By Cemelli De Aztlan
It’s rare to call a movie a blessing, but in this case, it truly is. The recently banned book– “Bless Me, Ultima”- by Rodolfo Anaya has defied censorship and has propelled itself onto the cinematic scene. Re-birthed through film, “Bless Me, Ultima” accomplishes what it did many years ago when it was first published in the 1970’s – a sort of ‘coming out party’ for the Mexican-American culture- coming out without the fear or shame that our culture had felt for too long.
Watching the film on the big screen at the world premier, amongst all the glitz and glamour was a night to remember. Cast members were greeted by flashing cameras as they exited their classic low-rider cars, stepping onto the red carpet at the historic Plaza Theater in El Paso, TX. It made me feel as if two worlds had collided- Hollywood and El Paso. And, perhaps the collision reminds me more of the profound distance our Mexican-American community has had with main stream culture; this was the first time I was sitting in a theater where the ‘minority’ actors in the film had actually become the majority.
The landscape of Santa Fe and Abiquiu, New Mexico- where the film was shot- drew me in close, comforting me with the assurance that I was entering into territory I knew in my blood. Already in tears by the first scene, my emotions tangled by the magic happening before my eyes, a sense of enchantment overcame me.
A story about an 80-year-old woman and an 8-year-old boy doesn’t seem like the kind of film a big name production company would be interested in, competing alongside films with exorbitant special effects and commercial hype. But, director and screenwriter, Carl Franklin knew that this is a story worth telling.
In the film, upon first meeting Ultima, the curandera played by actress Miriam Colon, her touching beauty contradicts the fear that surrounds her. Stigmatized as a ‘witch’ by the community- heavily influenced by Catholicism, Antonio, the 8-year old boy, played by Luke Ganalon-doesn’t know what to expect. Yet, when they meet, he instantly feels a connection- there is a spark. Ultima leans gently to greet little Antonio and reminds him of the last time they’d seen each other-she was the midwife at his birth. Coming full circle, she also pronounces that she’s come back to live with them, to die.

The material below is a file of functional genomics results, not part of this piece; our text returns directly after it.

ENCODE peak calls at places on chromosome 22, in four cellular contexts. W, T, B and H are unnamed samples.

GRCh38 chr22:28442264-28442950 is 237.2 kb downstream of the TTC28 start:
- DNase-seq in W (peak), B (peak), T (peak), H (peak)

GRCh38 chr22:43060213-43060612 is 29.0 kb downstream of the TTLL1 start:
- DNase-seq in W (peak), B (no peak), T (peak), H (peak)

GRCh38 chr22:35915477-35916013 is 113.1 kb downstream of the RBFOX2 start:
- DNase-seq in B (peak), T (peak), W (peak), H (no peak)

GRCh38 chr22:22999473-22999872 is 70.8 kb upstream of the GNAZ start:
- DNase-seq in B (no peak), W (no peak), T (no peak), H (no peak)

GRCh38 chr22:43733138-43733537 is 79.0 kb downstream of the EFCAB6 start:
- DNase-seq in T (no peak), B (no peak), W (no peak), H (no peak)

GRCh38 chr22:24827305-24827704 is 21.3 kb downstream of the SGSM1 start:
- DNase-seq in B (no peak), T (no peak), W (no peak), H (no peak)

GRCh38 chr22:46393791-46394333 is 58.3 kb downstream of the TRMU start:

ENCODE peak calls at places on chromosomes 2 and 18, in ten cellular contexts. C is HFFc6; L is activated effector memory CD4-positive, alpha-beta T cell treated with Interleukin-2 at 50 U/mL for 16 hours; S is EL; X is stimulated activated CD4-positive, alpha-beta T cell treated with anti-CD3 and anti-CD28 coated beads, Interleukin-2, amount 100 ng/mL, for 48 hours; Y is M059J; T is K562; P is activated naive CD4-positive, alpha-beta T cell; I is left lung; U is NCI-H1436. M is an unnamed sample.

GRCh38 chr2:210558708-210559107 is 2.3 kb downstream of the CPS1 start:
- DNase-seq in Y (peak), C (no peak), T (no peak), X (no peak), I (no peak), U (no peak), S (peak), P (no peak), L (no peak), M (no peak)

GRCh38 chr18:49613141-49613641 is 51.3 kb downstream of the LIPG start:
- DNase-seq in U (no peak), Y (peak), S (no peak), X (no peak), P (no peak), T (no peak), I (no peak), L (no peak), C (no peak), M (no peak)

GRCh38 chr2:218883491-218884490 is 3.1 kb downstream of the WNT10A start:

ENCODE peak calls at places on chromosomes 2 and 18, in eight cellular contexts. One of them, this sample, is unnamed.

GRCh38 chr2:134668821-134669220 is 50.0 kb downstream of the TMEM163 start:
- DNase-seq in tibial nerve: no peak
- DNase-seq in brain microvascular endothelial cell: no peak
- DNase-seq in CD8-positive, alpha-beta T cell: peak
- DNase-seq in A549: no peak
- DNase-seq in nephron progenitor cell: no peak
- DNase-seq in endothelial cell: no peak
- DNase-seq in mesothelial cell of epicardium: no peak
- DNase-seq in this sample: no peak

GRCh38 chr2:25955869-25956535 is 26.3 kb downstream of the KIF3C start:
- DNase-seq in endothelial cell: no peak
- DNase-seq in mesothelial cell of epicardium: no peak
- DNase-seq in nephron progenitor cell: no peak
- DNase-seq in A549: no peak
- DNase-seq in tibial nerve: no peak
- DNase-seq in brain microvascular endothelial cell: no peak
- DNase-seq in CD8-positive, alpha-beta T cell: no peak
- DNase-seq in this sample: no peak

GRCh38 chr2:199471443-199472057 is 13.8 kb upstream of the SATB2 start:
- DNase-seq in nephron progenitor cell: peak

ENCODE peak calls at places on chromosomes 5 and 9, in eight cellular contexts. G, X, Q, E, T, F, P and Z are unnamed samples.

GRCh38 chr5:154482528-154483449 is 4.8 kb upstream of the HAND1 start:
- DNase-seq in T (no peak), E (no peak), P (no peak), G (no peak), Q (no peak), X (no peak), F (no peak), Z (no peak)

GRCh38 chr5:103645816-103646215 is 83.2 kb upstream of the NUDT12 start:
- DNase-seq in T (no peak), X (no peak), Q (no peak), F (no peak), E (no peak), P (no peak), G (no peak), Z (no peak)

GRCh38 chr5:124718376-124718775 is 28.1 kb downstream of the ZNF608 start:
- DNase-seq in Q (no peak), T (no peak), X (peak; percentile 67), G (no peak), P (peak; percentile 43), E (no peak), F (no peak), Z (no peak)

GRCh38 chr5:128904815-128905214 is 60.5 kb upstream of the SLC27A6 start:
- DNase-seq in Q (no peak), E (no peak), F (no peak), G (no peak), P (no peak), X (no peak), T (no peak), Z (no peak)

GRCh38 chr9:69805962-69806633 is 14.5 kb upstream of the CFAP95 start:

The film, “Bless Me, Ultima” depicts the struggle between ‘good’ and‘evil’, but more so, it depicts the struggle between the indigenous and the invasion. The traditions of the past – knowing the land, the animals, the moon and the spirits are demonized by the doctrines of the church. Antonio, young, pure and innocent finds the contradiction between what the church teaches as good and evil, to be at odds with what he sees in Ultima, a traditional curandera or healer. Ultima takes Antonio under her wing and shows him the songs of nature and the spirit of the land, and through those teachings he’s left wondering why man is so disconnected from the magic that is life. Driving down Calle de la Luna, he asks Ultima, “Do you think if God was a woman, she’d forgive them?”
By the end of the film Antonio wonders why those who call on Ultima for healing, all eventually, shun her. Those few that protect her are Antonio’s father, Gabriel Mares-whose blood runs wild like the sea, played by actor Benito Martinez, and Narcisco- the town drunk, played by our own Juarez native, Joaquin Cosio.
Ultima, in Spanish pointedly translates as ‘The End’. And, in the end we are left wondering if Antonio- the most dedicated of Ultima’s protectors, will carry-on the ancient healing traditions passed on to him or just nostalgically bury them and have Ultima- be their ultimate end.
I hope that communities everywhere embrace this film and perhaps through the blessing of Ultima on the big screen, we too, can begin to heal.